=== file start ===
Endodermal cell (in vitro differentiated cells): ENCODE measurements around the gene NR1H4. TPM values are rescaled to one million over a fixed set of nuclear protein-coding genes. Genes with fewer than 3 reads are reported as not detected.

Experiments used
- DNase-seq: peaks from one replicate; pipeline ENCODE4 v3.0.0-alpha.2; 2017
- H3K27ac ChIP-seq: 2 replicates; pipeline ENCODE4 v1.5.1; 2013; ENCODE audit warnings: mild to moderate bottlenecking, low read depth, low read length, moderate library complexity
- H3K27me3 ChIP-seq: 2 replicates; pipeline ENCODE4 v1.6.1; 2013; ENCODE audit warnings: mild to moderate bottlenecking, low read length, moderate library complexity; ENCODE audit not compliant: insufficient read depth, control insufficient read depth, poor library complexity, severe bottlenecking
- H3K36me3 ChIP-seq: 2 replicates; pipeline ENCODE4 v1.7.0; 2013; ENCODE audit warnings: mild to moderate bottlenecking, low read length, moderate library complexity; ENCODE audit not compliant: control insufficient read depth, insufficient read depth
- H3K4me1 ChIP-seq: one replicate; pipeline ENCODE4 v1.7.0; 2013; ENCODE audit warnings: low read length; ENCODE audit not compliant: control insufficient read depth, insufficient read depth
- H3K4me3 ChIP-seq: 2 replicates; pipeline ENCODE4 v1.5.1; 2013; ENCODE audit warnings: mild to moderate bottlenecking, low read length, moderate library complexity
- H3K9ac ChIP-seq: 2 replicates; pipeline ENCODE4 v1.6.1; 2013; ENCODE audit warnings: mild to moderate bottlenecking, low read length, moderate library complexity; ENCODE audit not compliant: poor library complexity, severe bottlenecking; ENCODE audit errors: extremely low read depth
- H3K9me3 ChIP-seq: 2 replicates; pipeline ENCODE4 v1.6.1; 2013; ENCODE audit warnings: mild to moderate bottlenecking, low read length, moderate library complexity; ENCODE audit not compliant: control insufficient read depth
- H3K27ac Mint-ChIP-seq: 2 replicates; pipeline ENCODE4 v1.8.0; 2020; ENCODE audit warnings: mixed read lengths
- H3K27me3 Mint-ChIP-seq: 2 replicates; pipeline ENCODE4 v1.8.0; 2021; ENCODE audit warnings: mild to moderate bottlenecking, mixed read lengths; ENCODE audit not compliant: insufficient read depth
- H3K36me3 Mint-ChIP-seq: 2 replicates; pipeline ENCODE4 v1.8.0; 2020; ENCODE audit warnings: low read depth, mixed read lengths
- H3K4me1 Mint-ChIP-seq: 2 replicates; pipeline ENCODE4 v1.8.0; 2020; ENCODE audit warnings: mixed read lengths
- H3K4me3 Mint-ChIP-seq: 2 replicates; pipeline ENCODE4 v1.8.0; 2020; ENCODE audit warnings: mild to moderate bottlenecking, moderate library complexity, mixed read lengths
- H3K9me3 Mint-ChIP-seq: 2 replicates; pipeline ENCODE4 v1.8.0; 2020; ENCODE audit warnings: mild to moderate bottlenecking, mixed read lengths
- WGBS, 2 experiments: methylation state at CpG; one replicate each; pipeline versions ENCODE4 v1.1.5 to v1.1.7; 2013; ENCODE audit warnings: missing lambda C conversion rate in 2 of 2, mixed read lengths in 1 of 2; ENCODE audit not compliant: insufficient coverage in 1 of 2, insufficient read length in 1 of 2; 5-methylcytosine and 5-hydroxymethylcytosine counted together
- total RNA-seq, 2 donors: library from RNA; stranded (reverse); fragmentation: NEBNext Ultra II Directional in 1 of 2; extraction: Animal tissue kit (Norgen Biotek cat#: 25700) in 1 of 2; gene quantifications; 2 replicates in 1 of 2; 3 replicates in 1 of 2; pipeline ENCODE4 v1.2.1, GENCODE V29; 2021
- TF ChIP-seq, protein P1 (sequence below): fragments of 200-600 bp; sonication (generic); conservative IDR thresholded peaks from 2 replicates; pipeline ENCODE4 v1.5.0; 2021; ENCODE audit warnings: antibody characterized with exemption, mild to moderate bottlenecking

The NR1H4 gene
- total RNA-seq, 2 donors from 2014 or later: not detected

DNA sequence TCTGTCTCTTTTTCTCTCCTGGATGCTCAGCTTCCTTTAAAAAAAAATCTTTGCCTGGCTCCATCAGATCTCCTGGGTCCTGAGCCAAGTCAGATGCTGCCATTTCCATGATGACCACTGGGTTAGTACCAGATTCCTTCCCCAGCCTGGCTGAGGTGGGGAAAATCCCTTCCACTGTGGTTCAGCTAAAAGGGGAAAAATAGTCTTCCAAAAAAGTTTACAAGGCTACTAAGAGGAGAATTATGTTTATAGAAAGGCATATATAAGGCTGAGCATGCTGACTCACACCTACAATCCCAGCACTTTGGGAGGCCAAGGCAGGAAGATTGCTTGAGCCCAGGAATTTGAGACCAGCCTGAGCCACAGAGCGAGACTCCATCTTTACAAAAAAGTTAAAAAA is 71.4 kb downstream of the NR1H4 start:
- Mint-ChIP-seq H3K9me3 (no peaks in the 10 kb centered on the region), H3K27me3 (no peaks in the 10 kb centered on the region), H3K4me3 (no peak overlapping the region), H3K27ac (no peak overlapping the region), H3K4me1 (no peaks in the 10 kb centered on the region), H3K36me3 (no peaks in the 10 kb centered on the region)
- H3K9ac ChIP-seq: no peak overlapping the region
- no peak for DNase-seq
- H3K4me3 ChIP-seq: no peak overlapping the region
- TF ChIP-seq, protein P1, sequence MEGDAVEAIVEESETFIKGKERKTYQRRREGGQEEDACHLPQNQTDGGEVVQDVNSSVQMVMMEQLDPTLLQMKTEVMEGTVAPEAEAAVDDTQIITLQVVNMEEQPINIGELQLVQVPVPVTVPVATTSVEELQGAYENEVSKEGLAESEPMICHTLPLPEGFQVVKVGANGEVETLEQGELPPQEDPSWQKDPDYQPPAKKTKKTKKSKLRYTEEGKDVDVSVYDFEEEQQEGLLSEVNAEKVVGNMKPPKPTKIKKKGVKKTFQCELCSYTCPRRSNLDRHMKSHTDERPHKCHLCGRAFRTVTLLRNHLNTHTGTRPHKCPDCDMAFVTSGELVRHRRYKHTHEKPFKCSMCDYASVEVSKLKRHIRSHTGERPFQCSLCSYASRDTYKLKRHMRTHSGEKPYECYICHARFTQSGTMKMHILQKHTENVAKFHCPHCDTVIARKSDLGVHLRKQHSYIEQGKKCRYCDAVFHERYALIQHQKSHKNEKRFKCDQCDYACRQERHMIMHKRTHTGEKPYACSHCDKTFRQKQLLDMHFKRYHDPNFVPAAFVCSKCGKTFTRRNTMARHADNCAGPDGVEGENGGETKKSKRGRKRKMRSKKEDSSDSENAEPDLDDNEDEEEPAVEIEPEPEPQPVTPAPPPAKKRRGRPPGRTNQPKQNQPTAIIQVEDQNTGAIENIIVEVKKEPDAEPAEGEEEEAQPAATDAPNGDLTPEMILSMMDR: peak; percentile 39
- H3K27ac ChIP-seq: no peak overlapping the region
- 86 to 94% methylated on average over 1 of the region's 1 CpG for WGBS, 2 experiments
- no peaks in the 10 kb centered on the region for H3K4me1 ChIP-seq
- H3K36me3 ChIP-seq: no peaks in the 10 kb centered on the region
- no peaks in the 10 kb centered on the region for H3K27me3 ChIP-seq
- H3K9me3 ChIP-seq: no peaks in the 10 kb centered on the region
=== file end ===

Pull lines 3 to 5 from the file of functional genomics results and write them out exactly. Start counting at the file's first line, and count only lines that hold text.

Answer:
- DNase-seq: peaks from one replicate; pipeline ENCODE4 v3.0.0-alpha.2; 2017
- H3K27ac ChIP-seq: 2 replicates; pipeline ENCODE4 v1.5.1; 2013; ENCODE audit warnings: mild to moderate bottlenecking, low read depth, low read length, moderate library complexity
- H3K27me3 ChIP-seq: 2 replicates; pipeline ENCODE4 v1.6.1; 2013; ENCODE audit warnings: mild to moderate bottlenecking, low read length, moderate library complexity; ENCODE audit not compliant: insufficient read depth, control insufficient read depth, poor library complexity, severe bottlenecking